8 Alarming Signs You’re Eating Too Much Sugar!
All health experts will agree that carbohydrates, especially refined ones, are some of the most harmful ingredients for the human body. Unfortunately, sugars are so present in our daily diet, that’s it’s virtually impossible to avoid them, even if we tried. In the long-term, sugar creates addiction, which apart from children, affects adults as well.
According to Dr. Robert H. Lustig, M.D. and Professor of Pediatrics in the Division of Endocrinology at the University of California, San Franciasco (UCSF), sugar consumption is the cause behind the majority of chronic illnesses prevalent today. Lustig is also the renowned author of “”, but also a pioneer in decoding sugar metabolism. The doctor claims that the human body can safely metabolize a minimum of six teaspoons of sugar per day. But, statistical data reveal that on average, Americans consume over three times that amount, meaning that this excess sugar becomes metabolized into body fat. This is the root cause of most chronic metabolic diseases of today.
- Excessive sugar intake overworks and damages your liver. Health experts say that the damage is similar to that of alcohol because all the carbohydrates you consume end in the only organ that has the transporter for it – the
- Excessive sugar intake leads to weight gain and affects your insulin and leptin function. It also “tricks” your metabolism by turning off your body’s appetite-control system. In other words it fails to stimulate insulin, which in turn fails to suppress ghrelin, or “the hunger hormone,” which then fails to stimulate leptin or “the satiety hormone.” This results in overeating and eventually in insulin
- Sugar affects proper metabolic function as excessive sugar intake triggers a group of symptoms known as metabolic syndrome. This leads to weight gain, abdominal obesity, decreased HDL and increased LDL, elevated blood sugar, elevated triglycerides, and high blood pressure.
- Excessive sugar intake also increases uric acid levels, which increases your risk of heart and kidney disease. What’s more, uric acid levels are used as a marker for fructose toxicity. According to a recent study, the normal range of uric acid is between 3 to 5.5 milligrams per deciliter. If you have higher uric acid levels, you’re at a risk of fructose toxicity.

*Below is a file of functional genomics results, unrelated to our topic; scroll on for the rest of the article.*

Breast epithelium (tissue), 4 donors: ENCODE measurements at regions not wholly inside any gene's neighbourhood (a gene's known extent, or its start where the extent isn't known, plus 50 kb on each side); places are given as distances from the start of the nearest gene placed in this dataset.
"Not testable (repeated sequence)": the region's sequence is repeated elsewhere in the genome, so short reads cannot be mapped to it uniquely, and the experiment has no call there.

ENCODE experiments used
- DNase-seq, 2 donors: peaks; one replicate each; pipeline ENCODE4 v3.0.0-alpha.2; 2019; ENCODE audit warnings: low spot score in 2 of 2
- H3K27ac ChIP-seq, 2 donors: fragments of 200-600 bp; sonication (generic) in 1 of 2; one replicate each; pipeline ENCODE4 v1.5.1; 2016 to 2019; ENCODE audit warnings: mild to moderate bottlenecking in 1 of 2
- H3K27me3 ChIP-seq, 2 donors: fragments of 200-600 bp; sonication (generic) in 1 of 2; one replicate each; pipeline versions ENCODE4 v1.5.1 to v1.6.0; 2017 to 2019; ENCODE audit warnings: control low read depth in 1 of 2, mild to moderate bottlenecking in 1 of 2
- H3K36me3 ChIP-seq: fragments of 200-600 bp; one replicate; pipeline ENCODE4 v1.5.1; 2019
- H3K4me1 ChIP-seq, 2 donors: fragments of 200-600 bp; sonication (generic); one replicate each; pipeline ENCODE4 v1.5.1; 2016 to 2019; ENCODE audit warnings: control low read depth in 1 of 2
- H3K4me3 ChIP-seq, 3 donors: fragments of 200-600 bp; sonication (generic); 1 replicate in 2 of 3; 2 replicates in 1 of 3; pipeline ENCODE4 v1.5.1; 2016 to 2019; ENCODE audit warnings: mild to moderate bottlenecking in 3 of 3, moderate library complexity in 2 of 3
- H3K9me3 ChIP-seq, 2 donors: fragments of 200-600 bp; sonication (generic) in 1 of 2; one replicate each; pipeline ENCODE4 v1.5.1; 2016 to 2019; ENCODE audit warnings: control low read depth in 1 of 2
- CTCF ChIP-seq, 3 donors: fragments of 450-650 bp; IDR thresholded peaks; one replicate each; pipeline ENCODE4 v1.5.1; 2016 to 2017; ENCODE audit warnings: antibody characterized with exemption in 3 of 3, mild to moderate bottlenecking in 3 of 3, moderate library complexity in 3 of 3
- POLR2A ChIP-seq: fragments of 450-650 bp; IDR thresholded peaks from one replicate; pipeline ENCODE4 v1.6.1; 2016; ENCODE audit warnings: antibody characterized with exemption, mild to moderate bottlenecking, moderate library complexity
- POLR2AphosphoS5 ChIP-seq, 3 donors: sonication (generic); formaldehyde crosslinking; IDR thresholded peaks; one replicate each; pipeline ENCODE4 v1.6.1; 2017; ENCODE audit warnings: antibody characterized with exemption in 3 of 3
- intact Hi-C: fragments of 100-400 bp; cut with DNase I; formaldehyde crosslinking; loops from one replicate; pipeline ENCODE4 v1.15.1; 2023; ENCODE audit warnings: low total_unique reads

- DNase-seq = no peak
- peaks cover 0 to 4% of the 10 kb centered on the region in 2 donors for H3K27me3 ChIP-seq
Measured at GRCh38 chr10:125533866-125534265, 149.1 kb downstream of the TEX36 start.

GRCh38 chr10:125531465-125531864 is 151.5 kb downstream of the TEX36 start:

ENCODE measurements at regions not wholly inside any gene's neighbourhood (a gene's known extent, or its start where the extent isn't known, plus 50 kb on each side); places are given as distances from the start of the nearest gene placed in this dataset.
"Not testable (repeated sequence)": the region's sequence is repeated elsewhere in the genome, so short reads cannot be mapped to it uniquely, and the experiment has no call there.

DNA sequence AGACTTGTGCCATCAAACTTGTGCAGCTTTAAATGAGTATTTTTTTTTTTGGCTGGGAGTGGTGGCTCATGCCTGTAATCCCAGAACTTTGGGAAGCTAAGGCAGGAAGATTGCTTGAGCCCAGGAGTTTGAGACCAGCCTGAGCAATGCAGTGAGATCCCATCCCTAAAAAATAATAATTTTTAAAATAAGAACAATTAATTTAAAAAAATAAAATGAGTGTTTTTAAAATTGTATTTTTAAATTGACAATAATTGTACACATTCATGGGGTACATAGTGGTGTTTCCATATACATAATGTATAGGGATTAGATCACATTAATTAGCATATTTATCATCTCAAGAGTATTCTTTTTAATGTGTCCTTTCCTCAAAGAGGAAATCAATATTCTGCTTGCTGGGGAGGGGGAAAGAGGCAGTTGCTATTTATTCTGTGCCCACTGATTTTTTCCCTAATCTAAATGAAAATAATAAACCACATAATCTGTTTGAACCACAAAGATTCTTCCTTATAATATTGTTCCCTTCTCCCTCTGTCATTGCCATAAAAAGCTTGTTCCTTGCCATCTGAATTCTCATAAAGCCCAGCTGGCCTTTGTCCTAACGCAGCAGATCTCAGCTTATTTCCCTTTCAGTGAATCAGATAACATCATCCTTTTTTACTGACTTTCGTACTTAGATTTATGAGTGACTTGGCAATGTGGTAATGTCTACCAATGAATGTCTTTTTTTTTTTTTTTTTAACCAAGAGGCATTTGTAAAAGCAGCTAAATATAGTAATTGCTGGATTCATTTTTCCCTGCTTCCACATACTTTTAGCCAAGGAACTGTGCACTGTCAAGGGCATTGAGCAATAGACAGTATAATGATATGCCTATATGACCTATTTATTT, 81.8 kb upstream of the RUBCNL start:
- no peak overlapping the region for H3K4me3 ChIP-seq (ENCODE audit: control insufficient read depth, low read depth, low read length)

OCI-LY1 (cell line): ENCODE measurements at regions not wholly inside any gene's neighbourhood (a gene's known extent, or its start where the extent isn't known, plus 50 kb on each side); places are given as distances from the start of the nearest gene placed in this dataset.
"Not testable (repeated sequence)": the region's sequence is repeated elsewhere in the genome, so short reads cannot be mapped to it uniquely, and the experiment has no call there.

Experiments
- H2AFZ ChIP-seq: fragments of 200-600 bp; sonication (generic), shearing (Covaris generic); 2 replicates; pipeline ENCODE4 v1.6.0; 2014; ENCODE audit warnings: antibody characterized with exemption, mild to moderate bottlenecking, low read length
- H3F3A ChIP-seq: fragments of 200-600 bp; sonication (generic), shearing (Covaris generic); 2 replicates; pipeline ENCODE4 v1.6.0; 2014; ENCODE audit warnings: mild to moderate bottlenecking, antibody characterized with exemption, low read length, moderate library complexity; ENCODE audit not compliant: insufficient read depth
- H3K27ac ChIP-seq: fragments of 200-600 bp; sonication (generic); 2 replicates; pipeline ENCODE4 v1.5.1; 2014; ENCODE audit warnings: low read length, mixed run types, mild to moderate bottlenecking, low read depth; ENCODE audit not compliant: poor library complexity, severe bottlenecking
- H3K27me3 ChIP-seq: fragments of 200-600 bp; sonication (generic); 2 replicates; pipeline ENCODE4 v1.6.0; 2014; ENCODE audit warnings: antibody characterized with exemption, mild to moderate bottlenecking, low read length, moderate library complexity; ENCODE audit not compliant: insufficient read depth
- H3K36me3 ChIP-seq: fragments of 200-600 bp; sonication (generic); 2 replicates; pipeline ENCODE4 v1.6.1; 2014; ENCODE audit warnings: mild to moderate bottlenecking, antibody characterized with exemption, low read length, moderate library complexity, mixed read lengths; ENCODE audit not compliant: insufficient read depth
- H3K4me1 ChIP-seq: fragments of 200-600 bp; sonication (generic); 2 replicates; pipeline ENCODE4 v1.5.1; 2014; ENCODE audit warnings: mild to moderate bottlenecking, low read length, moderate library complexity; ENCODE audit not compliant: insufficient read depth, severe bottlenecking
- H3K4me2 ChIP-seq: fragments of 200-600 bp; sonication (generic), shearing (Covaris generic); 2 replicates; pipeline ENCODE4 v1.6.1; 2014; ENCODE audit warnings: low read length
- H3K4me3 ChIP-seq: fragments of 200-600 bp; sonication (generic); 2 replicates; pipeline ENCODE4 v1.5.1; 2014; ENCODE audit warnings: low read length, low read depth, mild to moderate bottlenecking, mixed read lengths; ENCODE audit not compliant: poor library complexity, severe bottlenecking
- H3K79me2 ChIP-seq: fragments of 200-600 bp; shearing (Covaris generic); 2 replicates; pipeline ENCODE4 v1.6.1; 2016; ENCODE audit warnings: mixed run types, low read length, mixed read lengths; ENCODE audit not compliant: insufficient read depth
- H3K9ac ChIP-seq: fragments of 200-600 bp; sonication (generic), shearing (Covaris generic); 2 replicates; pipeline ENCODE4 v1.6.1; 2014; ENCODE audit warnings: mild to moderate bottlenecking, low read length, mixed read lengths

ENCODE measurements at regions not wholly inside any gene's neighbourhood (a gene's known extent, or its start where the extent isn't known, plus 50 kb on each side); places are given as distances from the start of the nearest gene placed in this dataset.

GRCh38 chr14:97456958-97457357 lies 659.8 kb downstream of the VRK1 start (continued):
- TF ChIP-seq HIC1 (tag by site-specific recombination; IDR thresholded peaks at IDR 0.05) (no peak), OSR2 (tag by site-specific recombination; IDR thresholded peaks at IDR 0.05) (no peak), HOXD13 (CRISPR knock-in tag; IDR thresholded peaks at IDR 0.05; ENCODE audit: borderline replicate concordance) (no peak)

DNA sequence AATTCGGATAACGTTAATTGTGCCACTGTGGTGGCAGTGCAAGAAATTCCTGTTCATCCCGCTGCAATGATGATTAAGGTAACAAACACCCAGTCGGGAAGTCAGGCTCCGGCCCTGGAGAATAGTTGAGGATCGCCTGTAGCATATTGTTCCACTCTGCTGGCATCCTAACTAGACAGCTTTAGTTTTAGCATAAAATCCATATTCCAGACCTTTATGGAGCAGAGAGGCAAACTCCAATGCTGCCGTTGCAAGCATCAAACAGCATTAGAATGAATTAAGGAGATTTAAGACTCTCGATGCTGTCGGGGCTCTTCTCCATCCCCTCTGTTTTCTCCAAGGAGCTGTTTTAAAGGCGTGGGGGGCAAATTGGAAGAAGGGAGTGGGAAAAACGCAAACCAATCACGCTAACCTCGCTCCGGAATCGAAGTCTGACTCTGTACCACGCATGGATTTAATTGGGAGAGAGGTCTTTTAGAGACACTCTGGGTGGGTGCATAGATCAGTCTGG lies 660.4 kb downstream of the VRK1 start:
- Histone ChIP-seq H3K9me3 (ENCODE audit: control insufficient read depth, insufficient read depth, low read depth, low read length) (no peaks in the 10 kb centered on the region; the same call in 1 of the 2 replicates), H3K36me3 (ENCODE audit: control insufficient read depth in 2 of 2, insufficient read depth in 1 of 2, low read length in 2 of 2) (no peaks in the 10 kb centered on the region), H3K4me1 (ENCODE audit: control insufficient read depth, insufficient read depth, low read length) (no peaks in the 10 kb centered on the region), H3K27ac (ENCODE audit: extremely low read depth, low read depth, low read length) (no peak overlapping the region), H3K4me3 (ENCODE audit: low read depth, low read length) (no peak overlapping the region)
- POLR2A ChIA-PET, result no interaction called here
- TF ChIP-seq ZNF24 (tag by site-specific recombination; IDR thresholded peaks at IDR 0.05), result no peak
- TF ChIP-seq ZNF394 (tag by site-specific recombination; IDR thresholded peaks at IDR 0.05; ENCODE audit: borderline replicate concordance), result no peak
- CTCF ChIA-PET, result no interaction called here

This is no surprise as high sugar intake points to a calorie surplus. Unfortunately, sugar has no protein or fiber, meaning it doesn’t satiate your cravings – it only makes you eat more. Sugar also triggers insulin secretion, and insulin plays an important part in weight gain. To be more specific, when you eat sugar, your pancreas produces insulin, which transports sugar to your organs to be used for energy. So, when you stuff yourself with sugar, your body secretes more insulin. This excessive sugar intake leads to insulin resistance over time. And, according to health experts, insulin resistance means that your body can’t respond to normal insulin levels properly, therefore it can’t metabolize sugar properly. So, the initial weight gain from sugar calorie surplus turns into disruption of your normal insulin response – that’s actually the relation between insulin resistance and obesity. The most serious outcome is diabetes as this condition occurs when the pancreas is overworked for too long.
According to Brooke Alpert, M.S., R.D., and author of , the more sugar you consume, the more you crave it. In other words, high sugar intake becomes a vicious and addictive circle. Sugar addiction is compared to the one produced from drugs as sugar also gives you a high followed by a crash, just like an actual drug.
The blood sugar crash that occurs when sugar is metabolized in your body triggers mood swings. Low energy levels also contribute to moodiness.
Sugar consumption first causes a spike of insulin and good mood, but once sugar is metabolized, it causes an inevitable crash. According to Brooke Alpert, energy is most stable when blood sugar is stable, which means eating too much sugar, affects your blood glucose levels, which leads to highs and lows of energy. Just for the record, energy is also obtained from protein and fiber, both vital nutrients for balanced energy levels.
Mouth bacteria thrive on food remains that get stuck between teeth. This results in acid secretion, which than leads to tooth decay. Although the human saliva keeps a healthy balance of bacteria on its own, eating sugar can impact the pH and affect your oral ecosystem.
According to Rebecca Kazin, M.D. of the Washington Institute of Dermatologic Laser Surgery and the Johns Hopkins Department of Dermatology, people react to insulin spikes from sugar intake, which triggers a hormonal cascade resulting in acne or rosacea breakout. If you happen to have sensitive skin, keeping sugar intake under control is really recommended. If you don’t, “.”
Among other things, eating too much sugar affects your taste. In other words, high sugar intake increases your sugar tolerance, so you find yourself eating more and more sugar to satisfy your sweet tooth. This means that it takes lots of sugar to feel like something is really sweet. To lower your tolerance and be satisfied with low sugar levels, you need to start cutting down on sugar, which make be hard at first.
According to health experts, brain-fogginess is a common indicator of low blood sugar levels. When you overload your system with sugar, your blood glucose levels rise and fall sharply rather than gradually. Brooke Alpert claims that cognitive issues and impairment are seriously affected by poor blood sugar control.
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